Sheffield Wednesday Go To The Wire
Monday came and went, and nothing happened. Tuesday has now come and gone, and nothing has happened. The future of Sheffield Wednesday Football Club hangs by a knife-edge, with the club having apparently made the enormously high risk decision to not put the club into administration (which would protect them from the winding up order that HMRC have presented) and to attempt to buy themselves a little time at the High Court instead. They claim to have four parties interested in buying the club – although it is worth pointing out that the Certified Oil Rentals group, which was involved in talks that collapsed recently, is not amongst them – but this will be enough the persuade the registrar that they deserve another break?
It is worth quickly remembering what has happened to Sheffield Wednesday since the start of this season. In brief, they have already survived one winding up order after the Co-operative Bank, in a display of supreme co-operation, paid off the amount of money – £600,000 – owed to HMRC. That option is not there for the club this time. The bank was acting in its own interests in paying off this amount of money for the club, and it has evidently decided that this is not action that it can continue to take to prop the football club up. The proposed take-over bid by Certified Oil Rentals group fell through and HMRC, with further tax arrears having fallen due, has already booked another appointment at the court with Wednesday for next month over another £300,000.
Against this background, it was widely expected that Sheffield Wednesday would, this time, have but two options – either to pay the amount on the petition that they currently face in full or to enter into administration in order to gain protection from the legal proceedings that have been issued against them. They have, instead, chosen to go down a third route – to try to get the proceedings scheduled for tomorrow adjourned for fourteen days while they seek to tie up a deal that will secure the future of the club. Other clubs have successfully managed to get proceedings deferred before, but this can only realistically be regarded as a last ditch option. As things stand, Sheffield Wednesday supporters do not currently know whether their club will exist this time tomorrow.
To understand just how much of a high risk strategy this could be, we should take a moment to consider exactly what is going on here. HMRC have issued the petition for a winding up order against Sheffield Wednesday because they believe the club to be insolvent – that is to say unable to meet their financial obligations as and when they fall due. Wednesday have already survived one winding up order this season. Their counter-argument is that they should be granted more time in order to continue talks with new investors. HMRC may well argue that there is little point in this. That Wednesday have had plenty of time to sort their financial problems out. That time has run out.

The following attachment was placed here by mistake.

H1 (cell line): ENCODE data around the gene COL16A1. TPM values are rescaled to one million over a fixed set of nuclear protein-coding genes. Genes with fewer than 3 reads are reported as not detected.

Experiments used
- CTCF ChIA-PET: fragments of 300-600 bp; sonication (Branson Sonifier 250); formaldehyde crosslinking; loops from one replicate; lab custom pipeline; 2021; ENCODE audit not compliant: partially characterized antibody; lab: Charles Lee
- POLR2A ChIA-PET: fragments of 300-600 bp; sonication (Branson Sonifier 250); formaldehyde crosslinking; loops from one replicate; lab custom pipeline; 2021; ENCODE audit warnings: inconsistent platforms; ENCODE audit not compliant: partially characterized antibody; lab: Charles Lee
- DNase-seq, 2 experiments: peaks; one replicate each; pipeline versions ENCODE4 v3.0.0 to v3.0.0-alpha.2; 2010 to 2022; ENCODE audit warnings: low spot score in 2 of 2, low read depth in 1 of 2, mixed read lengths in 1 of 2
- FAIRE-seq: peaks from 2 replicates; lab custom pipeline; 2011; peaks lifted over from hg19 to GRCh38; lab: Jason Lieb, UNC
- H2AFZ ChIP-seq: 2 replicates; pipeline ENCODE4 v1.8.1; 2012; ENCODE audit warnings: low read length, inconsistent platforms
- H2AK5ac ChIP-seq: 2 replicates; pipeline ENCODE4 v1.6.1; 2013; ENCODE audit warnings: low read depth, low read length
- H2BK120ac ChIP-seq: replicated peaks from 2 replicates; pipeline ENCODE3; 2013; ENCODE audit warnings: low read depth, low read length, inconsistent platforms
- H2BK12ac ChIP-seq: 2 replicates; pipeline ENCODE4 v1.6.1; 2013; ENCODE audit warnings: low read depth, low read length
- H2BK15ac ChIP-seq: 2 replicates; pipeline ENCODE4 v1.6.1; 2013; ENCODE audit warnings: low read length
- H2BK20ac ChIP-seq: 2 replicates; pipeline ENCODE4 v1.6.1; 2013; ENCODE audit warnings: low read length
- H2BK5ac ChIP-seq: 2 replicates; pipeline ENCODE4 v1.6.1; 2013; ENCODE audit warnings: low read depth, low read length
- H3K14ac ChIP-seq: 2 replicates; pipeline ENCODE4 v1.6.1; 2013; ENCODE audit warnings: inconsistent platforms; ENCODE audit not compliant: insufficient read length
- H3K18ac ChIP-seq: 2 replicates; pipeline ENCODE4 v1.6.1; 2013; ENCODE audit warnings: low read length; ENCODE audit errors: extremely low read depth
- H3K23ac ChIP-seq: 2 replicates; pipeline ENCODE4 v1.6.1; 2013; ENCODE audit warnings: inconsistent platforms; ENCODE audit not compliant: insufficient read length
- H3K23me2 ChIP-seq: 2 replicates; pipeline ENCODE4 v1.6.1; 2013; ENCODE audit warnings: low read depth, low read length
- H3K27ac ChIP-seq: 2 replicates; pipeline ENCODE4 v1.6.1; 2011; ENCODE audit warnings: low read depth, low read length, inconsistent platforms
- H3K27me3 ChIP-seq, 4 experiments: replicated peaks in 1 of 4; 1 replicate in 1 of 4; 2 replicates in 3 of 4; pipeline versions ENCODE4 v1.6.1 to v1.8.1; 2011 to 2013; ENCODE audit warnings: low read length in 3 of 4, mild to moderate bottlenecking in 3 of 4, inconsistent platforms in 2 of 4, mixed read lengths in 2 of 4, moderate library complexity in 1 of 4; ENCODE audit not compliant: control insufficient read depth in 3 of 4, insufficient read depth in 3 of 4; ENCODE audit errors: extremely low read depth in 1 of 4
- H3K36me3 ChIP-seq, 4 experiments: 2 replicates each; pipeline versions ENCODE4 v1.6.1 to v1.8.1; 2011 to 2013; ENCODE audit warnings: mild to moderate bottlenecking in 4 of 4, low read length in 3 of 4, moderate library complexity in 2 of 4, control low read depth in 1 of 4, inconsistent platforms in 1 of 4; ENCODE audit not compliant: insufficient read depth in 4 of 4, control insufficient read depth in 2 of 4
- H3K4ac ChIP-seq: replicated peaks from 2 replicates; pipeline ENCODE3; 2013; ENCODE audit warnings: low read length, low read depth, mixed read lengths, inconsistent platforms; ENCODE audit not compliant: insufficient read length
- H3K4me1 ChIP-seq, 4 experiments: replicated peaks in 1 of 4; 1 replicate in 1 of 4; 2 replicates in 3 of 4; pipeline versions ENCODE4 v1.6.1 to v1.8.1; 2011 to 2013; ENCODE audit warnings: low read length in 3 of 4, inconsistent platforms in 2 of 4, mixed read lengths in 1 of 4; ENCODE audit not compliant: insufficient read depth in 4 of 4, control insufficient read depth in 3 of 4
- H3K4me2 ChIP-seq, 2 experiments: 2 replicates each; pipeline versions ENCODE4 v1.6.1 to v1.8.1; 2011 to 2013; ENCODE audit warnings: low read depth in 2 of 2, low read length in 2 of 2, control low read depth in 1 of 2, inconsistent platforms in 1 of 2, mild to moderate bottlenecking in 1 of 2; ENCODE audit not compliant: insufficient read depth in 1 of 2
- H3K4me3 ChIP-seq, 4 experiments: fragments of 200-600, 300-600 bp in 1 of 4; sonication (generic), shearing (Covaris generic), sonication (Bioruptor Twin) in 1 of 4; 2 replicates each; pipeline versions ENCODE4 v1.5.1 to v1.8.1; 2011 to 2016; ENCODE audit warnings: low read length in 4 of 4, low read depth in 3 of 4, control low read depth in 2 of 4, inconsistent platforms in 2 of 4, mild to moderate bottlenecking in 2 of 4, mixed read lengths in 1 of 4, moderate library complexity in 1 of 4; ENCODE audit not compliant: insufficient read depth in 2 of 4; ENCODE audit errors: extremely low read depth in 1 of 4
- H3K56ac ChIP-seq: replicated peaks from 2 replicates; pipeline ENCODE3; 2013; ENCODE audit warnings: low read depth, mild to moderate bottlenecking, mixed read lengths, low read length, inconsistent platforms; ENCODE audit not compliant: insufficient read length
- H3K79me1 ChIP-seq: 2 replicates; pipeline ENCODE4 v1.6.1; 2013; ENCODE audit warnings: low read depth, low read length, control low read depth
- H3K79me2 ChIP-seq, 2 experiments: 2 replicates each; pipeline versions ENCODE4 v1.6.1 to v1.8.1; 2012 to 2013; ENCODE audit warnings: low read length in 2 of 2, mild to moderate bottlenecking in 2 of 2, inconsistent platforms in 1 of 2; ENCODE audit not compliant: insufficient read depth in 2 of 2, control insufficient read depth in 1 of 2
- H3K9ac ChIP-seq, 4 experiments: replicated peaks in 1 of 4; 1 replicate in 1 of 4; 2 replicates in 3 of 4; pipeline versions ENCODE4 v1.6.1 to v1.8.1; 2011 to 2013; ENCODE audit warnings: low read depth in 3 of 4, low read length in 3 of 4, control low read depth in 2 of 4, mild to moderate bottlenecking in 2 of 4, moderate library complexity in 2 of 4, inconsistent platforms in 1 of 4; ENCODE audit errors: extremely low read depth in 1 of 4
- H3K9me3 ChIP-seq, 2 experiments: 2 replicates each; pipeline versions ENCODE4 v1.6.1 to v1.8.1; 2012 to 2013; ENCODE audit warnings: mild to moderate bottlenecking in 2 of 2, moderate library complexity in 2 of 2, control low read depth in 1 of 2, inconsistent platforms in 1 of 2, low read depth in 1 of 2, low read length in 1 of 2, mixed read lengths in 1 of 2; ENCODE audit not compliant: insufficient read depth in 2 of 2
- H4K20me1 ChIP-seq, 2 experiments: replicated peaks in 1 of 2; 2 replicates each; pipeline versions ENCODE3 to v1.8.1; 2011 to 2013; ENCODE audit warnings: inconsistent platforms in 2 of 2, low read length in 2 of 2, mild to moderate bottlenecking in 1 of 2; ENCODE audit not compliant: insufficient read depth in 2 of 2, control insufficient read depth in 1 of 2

The club, then, has to argue that this will be resolved within fourteen days. It is, at this stage, an extremely high-risk decision to rely on the court’s goodwill to grant this to them and all of this is not even taking into account the fact that there is another winding up order facing them next month, even if they manage to survive this one. It is difficult to state this point. It’s difficult to even put the words on the screen. But perhaps this is the tipping point. With nothing better to offer than, “Give us fourteen days and we will sort something out, we promise”, perhaps Sheffield Wednesday’s luck – perhaps football’s luck is about to run out. The fact of the matter is that over the last decade over half of the clubs in the Football League have entered into administration whilst being members of the Football League. That run has to end, one day.
For as long as it is smaller clubs that die, the rest of the football world will shrug its shoulders and carry on very much as normal. Sheffield Wednesday have been four times the English champions, four times FA Cup winners and once winners of the League Cup. They are the third oldest professional club in England. If Sheffield Wednesday fall, perhaps the required shock to the system to English football that is needed might finally be administered. This is, perhaps, speaking the unspeakable. But it is only the possibility that everyone, even when faced with the collapse of one of its better-known names, might simply turn the other way and carry on as usual that prevents us from going so far as to say that this is what English football needs.
Perhaps there is a concrete plan. Perhaps those currently invested with the responsibility of safe-guarding the one hundred and forty-three year long history of Sheffield Wednesday Football Club have got this worked out to precision. It has to be said, however, that there is not much in the recent history of the club which suggests that those concerned are sufficiently competent to have this all worked out. For the good of Sheffield Wednesday supporters (once again the supporters are the only truly blameless victims in this absolute travesty of a situation), we hope that the club manages to pull through and that the next few weeks are not a matter of applying further sticking plasters to a situation that requires serious surgery. Those in charge had better have a damn good argument tomorrow.
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